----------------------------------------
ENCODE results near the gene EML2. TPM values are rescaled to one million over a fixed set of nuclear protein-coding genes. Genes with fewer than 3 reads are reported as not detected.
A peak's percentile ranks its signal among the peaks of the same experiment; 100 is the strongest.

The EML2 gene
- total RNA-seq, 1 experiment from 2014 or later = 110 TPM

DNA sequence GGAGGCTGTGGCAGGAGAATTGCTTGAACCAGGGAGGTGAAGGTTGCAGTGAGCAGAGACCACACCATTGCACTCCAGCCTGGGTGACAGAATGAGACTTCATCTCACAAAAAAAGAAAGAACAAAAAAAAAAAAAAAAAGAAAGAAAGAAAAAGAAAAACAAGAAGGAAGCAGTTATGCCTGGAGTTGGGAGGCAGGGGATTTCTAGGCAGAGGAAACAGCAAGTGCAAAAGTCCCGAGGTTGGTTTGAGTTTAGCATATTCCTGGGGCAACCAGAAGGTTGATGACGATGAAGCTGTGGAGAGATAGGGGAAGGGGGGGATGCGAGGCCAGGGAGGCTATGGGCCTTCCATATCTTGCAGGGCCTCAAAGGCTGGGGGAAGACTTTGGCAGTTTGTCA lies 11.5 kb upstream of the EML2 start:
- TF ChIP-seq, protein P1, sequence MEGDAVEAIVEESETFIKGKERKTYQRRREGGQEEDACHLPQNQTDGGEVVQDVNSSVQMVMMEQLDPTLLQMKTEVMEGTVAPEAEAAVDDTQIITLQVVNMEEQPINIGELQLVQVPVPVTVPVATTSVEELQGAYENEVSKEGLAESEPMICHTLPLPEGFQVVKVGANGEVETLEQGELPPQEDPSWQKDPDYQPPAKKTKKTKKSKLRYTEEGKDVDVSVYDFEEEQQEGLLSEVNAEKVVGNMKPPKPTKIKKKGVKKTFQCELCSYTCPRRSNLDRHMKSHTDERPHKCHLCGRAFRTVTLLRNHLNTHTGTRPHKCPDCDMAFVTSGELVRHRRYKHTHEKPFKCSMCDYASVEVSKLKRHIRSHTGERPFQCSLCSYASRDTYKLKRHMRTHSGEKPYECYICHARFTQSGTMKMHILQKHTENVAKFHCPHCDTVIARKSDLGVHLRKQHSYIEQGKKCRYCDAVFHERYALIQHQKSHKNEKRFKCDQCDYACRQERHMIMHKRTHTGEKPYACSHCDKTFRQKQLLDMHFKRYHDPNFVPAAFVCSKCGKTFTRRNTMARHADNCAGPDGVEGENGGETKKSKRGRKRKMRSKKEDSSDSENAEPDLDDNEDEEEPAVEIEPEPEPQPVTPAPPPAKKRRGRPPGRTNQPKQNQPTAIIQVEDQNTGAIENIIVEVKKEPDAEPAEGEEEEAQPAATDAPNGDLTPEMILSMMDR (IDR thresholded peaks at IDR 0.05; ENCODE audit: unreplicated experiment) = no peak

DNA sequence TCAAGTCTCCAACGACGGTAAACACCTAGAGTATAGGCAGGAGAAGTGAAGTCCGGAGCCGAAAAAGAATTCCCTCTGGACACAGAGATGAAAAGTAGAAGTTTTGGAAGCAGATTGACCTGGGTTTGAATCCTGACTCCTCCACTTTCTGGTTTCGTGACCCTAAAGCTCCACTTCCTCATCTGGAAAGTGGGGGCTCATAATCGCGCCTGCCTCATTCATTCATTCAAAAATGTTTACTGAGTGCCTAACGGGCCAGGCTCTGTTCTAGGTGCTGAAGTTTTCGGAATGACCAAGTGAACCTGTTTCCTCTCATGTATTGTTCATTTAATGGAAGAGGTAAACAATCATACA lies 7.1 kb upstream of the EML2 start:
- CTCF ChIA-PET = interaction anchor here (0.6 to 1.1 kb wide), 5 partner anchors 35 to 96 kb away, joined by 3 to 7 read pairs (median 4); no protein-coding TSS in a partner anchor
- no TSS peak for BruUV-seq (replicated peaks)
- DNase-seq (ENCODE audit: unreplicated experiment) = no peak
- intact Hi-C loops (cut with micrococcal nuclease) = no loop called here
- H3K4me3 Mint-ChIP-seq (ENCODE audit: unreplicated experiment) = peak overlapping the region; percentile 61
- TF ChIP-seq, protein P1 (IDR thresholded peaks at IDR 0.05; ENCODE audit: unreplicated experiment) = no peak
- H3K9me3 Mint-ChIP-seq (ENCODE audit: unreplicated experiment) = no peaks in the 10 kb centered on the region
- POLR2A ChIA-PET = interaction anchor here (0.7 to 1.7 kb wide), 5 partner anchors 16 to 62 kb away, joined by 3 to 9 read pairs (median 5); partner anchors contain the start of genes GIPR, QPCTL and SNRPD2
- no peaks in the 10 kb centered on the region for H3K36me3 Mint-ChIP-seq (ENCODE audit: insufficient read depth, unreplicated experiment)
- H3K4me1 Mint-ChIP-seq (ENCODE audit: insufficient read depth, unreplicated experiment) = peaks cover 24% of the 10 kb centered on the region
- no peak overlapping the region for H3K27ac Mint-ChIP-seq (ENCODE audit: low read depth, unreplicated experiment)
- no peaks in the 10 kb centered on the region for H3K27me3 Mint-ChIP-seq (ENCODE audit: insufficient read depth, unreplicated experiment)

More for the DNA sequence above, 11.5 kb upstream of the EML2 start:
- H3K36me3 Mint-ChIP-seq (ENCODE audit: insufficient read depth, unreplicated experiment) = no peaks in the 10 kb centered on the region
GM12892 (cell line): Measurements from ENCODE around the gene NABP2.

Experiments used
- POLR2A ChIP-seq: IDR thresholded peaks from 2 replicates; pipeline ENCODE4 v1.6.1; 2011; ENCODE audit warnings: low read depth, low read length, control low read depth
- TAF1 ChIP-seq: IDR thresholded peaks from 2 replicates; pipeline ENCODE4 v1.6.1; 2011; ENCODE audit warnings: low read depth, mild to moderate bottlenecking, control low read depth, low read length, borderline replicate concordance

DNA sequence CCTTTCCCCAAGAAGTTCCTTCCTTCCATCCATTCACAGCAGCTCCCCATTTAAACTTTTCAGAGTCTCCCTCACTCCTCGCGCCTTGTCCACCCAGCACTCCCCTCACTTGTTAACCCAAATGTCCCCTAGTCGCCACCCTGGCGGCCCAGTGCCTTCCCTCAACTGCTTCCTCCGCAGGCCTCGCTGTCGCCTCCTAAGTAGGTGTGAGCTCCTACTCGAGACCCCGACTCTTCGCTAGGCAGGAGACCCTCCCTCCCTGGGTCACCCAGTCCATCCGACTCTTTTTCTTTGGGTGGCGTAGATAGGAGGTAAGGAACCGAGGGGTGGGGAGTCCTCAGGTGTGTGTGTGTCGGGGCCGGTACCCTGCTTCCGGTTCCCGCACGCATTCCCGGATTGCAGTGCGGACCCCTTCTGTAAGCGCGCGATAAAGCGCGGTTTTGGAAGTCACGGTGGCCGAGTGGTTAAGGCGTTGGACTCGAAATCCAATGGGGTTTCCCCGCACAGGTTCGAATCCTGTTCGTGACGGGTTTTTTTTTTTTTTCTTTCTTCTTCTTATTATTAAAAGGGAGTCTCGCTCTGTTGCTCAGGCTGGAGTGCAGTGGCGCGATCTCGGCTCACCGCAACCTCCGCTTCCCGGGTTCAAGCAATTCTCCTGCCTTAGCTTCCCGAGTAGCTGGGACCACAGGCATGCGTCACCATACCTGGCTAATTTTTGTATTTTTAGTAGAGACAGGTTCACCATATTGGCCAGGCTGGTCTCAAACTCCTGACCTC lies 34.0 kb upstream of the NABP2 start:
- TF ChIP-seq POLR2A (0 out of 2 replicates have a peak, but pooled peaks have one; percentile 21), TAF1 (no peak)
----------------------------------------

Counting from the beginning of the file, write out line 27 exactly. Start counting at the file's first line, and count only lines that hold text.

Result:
- TF ChIP-seq POLR2A (0 out of 2 replicates have a peak, but pooled peaks have one; percentile 21), TAF1 (no peak)